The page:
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Installation Date:

Strontium 90

Reactive Media:
Clinoptilolite (zeolite)


Wall and Curtain

Point of Contact:
David R. Lee
Organization: Environmental Technologies Branch
Tel: 613-584-8811
Ext: 4710
Fax: 613-584-1221
Station 51A
Chalk River Laboratories
Chalk River , Ontario K0J 1J0 Canada

Chalk River Laboratories, Ontario, Canada

In 1998, Atomic Energy of Canada, Ltd. installed a permeable reactive barrier (PRB) system at Chalk River Laboratories, Ontario, to mitigate the discharge of a ground-water plume of radioactive strontium (Sr-90) into a wetland. The PRB consists of a steel cut-off wall, a curtain of reactive media to treat contaminated ground water, and a subsurface bypass drainage system for non-contaminated, overlying ground water. The reactive media used at this site is a 153.4-yd3 granular curtain of 14 × 50 mesh clinoptilolite (zeolite), which was positioned in front of the cut-off wall. The cut-off wall is 98.4 ft in length and extends 31.2-39.4 ft into till or to contact the bedrock. The reactive material was situated in front of the cut-off wall and is 6.6 ft in length, 36.1 ft in width, and 18 ft deep. The PRB extends from just below grade to about 20 ft below the surface. The total cost of the PRB was approximately $300,000.

The leading edge of this plume, which is about 20 ft wide, is located within the deep portions of a 40-ft-thick aquifer. It has migrated about 1,400 ft downgradient of its initial source area. The concentration of Sr-90 in the ground water ranges from 0.1-100 Becquerel (Bq)/L. (A Becquerel is a unit of radioactivity in the International System of Units.) In the early 1950s, a pilot plant was operated at Chalk River for the purpose of decomposing and reducing the volumes of ammonium nitrate solutions containing mixed fission products. Some of these solutions were released into pits lined with crushed limestone. The site is underlain by sands derived from granitic gneiss. The saturated thickness of the sandy aquifer ranges in thickness from 16.4-42.6 ft. The hydraulic conductivity of the aquifer is on the order of .02 to .04 ft/min.

This facility treats 1.51 × 107 L per year (7.6 gpm) of contaminated ground water, while diverting 107 L per year of clean ground water, which would otherwise enter the PRB. In the past two years, the wall-and-curtain has prevented the discharge of 2.7 × 109 Bq of Sr-90 into the adjacent wetland. Ground-water outflow meets Canadian drinking water quality guidelines. This PRB has retained virtually 100% of the contaminant since it was built in 1998. Monthly sampling is ongoing.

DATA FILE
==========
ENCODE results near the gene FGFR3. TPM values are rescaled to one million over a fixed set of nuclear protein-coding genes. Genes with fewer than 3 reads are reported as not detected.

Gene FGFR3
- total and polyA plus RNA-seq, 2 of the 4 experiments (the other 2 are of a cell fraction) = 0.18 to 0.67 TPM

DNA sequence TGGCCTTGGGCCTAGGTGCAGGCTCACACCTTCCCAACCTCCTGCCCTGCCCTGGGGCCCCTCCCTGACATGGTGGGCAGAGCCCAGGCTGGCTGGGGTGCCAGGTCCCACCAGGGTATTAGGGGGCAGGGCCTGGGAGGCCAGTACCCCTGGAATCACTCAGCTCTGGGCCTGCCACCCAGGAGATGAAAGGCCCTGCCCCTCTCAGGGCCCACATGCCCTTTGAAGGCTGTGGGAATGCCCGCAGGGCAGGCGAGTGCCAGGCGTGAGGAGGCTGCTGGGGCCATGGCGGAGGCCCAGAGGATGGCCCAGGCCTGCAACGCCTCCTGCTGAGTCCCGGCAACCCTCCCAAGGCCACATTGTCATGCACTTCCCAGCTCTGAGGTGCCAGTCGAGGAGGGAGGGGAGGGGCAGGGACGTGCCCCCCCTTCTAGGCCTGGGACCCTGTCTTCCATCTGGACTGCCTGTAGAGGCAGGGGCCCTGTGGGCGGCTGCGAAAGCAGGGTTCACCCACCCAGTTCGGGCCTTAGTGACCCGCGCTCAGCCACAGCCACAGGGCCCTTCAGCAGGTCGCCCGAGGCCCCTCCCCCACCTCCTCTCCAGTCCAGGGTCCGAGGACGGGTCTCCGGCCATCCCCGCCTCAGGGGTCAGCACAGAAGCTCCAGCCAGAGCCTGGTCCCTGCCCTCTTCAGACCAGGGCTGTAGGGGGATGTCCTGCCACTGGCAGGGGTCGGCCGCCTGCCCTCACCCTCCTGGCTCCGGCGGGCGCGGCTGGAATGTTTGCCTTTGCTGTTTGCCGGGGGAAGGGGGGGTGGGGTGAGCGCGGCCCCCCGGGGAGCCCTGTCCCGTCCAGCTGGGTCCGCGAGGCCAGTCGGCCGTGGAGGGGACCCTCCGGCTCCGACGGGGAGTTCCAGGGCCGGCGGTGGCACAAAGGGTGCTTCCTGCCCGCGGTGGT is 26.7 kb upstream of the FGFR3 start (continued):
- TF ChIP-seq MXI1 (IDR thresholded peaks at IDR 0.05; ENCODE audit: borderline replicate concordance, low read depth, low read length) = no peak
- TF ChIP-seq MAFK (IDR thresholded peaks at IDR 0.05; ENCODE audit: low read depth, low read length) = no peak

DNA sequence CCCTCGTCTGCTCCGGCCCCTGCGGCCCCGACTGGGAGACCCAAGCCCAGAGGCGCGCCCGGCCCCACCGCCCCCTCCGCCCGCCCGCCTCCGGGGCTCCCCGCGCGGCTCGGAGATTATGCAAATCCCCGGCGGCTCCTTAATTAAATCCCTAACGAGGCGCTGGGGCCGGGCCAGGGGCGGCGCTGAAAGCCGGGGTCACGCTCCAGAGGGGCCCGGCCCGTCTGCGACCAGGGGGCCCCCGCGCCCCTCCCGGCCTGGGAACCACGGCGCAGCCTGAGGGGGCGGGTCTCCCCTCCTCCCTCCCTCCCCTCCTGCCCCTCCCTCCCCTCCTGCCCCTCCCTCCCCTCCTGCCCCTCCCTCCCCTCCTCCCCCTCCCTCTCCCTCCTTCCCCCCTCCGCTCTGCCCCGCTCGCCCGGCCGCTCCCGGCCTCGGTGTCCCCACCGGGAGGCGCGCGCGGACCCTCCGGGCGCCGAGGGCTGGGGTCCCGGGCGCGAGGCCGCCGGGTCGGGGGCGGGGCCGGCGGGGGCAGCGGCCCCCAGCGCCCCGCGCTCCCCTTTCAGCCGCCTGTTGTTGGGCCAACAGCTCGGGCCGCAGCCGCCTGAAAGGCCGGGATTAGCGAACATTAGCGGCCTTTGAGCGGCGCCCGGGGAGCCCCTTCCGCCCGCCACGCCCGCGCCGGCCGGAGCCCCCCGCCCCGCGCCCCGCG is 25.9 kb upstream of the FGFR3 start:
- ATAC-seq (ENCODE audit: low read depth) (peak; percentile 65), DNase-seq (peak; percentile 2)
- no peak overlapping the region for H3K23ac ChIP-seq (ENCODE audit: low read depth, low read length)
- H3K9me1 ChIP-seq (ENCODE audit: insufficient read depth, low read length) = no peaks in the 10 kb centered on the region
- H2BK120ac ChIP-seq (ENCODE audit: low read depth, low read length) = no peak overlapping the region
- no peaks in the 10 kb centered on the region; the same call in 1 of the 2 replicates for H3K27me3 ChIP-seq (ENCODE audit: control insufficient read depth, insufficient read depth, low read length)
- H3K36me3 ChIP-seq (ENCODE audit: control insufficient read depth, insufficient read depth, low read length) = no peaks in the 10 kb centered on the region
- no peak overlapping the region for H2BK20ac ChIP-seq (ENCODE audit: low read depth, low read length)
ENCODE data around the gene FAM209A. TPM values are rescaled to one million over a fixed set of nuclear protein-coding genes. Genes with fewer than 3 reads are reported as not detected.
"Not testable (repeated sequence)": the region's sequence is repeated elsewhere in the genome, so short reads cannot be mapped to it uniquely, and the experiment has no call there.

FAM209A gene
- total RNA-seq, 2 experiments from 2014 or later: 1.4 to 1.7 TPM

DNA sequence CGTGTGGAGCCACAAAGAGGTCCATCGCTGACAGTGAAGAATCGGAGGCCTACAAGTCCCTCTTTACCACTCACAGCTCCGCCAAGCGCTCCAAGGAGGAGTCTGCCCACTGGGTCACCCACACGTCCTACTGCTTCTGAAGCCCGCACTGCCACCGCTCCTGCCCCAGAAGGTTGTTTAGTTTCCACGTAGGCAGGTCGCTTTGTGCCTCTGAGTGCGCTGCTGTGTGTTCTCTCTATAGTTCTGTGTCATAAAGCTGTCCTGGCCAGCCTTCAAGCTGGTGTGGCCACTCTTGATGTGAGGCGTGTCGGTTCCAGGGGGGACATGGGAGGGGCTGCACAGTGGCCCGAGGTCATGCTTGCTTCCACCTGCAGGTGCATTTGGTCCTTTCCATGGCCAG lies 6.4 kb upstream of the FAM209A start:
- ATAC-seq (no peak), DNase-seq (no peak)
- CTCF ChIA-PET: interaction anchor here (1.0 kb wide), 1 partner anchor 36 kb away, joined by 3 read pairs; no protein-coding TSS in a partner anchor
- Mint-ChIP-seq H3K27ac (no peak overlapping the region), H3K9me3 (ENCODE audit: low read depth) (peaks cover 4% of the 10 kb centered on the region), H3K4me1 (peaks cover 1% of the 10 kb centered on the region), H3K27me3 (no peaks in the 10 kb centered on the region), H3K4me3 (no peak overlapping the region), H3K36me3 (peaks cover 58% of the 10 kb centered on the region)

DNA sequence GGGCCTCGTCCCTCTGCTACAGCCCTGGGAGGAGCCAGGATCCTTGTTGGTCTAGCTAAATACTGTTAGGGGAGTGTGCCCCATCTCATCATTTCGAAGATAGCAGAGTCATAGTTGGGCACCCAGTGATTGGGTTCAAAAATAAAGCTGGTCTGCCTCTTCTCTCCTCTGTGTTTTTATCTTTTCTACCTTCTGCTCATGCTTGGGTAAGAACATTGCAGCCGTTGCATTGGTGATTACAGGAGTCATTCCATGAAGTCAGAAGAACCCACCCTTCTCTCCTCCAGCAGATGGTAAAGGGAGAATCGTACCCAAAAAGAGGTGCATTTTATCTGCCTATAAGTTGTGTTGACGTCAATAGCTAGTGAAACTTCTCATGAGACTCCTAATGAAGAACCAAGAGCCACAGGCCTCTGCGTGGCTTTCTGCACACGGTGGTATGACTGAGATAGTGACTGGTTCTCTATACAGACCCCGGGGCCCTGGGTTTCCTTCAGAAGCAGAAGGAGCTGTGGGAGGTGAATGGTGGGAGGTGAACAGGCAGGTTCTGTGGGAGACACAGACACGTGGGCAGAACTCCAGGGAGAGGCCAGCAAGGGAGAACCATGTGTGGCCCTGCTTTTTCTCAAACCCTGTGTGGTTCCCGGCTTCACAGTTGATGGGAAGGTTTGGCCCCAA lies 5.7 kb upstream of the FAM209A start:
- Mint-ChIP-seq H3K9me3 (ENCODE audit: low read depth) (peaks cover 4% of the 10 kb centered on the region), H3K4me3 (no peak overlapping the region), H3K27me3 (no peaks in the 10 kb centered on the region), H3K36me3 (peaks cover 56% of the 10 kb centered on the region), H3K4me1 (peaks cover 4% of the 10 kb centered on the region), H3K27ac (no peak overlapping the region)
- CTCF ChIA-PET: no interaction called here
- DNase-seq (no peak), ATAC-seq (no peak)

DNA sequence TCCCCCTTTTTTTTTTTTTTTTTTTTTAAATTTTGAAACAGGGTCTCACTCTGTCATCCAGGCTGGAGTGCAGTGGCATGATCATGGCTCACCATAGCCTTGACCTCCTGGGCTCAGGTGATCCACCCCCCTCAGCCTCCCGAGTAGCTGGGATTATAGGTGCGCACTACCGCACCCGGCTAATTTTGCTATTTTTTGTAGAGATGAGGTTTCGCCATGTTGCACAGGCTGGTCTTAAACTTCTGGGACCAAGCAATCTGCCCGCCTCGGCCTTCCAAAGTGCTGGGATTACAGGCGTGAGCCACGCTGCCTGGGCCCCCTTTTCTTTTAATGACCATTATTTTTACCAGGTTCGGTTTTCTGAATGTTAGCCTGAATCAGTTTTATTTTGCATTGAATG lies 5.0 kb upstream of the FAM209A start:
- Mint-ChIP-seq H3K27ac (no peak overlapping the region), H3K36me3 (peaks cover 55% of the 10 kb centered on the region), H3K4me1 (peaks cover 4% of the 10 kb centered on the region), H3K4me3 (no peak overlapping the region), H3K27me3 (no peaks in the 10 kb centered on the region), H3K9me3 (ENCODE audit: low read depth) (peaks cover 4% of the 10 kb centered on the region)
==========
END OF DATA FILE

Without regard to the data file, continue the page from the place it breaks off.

Some advantages of this design are that it allows for passive treatment, includes a pipe overflow for sampling and measurement of through-put, and facilitates hydraulic manipulation of both vertical and horizontal plume capture dimensions.

One problem that has been identified is that the steel sheet pilings were not grouted to the bedrock. Leakage beneath the steel cut-off wall is at a rate of 0.8 gpm. The seriousness of this problem is mitigated by the fact that flow can be controlled. If this problem is repaired, performance monitoring over the long term will be simplified, and this would improve confidence that contaminants are not reaching the wetland.

Lessons Learned

Three lessons were learned during the construction phase of the PRB. The first was that the team should have sand-packed more of the dewatering wells with reactive materials. Secondly, the team should have provided available information about the aquifer to all of the subcontractors, rather than rely on the contractor to do this. Finally, the roots should have been cleared before construction, so that they would not delay or pose problems during sheet pile installation.

Since construction, the team has learned that the wall-and-curtain exhibits good performance both chemically and physically. Tests have shown that the technology is hydraulically adjustable and that the capture zone can be sized, both vertically and horizontally, to fit plume dimensions. In addition, the wall-and-curtain PRB requires almost no cost for routine monitoring of performance and for adjustment of capture zone dimensions.



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Date Last Modified: May 30, 2001